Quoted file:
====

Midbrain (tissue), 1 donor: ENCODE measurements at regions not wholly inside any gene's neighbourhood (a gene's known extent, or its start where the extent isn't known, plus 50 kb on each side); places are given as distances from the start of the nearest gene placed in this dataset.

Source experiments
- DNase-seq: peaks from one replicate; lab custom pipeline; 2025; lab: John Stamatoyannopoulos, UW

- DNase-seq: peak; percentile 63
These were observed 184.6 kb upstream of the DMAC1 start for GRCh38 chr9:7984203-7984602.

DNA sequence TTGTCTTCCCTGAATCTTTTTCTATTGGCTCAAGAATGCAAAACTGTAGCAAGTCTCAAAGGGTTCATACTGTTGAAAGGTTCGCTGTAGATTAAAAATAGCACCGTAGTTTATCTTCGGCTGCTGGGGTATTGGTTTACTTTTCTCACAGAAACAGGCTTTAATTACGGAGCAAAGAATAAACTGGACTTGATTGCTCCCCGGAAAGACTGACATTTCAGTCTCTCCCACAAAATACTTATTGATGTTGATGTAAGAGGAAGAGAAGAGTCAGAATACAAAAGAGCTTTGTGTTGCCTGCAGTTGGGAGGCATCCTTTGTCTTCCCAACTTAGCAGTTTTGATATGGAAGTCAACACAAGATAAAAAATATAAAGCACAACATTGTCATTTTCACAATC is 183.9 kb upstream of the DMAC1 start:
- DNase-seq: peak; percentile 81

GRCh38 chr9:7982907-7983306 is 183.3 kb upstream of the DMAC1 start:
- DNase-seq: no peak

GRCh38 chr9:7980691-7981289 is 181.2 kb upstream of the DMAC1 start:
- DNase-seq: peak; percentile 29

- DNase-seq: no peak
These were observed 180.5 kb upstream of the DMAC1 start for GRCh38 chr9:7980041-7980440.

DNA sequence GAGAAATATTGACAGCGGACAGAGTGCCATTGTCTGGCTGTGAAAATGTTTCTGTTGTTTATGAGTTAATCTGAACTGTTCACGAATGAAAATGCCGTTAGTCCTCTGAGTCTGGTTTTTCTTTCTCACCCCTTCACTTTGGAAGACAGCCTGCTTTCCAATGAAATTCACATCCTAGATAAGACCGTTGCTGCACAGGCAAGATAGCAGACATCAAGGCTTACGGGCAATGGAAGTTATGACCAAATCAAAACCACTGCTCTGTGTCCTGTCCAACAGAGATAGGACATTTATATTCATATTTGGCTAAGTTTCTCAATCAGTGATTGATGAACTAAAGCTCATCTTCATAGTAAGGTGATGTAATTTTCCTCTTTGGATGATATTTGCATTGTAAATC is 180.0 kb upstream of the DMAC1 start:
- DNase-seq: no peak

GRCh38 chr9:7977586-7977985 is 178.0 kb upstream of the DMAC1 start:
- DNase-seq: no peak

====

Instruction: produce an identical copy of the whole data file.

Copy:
Midbrain (tissue), 1 donor: ENCODE measurements at regions not wholly inside any gene's neighbourhood (a gene's known extent, or its start where the extent isn't known, plus 50 kb on each side); places are given as distances from the start of the nearest gene placed in this dataset.

Source experiments
- DNase-seq: peaks from one replicate; lab custom pipeline; 2025; lab: John Stamatoyannopoulos, UW

- DNase-seq: peak; percentile 63
These were observed 184.6 kb upstream of the DMAC1 start for GRCh38 chr9:7984203-7984602.

DNA sequence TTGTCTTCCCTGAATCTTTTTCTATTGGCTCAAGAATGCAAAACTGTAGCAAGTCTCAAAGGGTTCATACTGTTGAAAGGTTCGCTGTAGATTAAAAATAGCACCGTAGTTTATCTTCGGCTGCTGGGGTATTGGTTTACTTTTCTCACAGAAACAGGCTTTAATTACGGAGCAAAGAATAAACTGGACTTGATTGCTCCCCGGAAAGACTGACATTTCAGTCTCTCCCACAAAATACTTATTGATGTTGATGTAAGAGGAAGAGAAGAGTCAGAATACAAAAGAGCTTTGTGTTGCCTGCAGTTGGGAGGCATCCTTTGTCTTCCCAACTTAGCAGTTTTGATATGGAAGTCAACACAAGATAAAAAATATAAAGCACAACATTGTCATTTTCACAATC is 183.9 kb upstream of the DMAC1 start:
- DNase-seq: peak; percentile 81

GRCh38 chr9:7982907-7983306 is 183.3 kb upstream of the DMAC1 start:
- DNase-seq: no peak

GRCh38 chr9:7980691-7981289 is 181.2 kb upstream of the DMAC1 start:
- DNase-seq: peak; percentile 29

- DNase-seq: no peak
These were observed 180.5 kb upstream of the DMAC1 start for GRCh38 chr9:7980041-7980440.

DNA sequence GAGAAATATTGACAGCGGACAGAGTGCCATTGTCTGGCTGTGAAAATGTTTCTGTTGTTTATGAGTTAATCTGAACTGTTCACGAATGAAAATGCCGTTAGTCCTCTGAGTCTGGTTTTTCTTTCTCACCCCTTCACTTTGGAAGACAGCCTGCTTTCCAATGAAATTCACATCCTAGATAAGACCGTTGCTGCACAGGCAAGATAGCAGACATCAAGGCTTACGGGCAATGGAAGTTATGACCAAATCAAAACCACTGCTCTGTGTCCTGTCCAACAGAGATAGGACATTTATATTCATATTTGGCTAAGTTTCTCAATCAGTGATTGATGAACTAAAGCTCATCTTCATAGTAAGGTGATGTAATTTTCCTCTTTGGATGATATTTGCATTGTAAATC is 180.0 kb upstream of the DMAC1 start:
- DNase-seq: no peak

GRCh38 chr9:7977586-7977985 is 178.0 kb upstream of the DMAC1 start:
- DNase-seq: no peak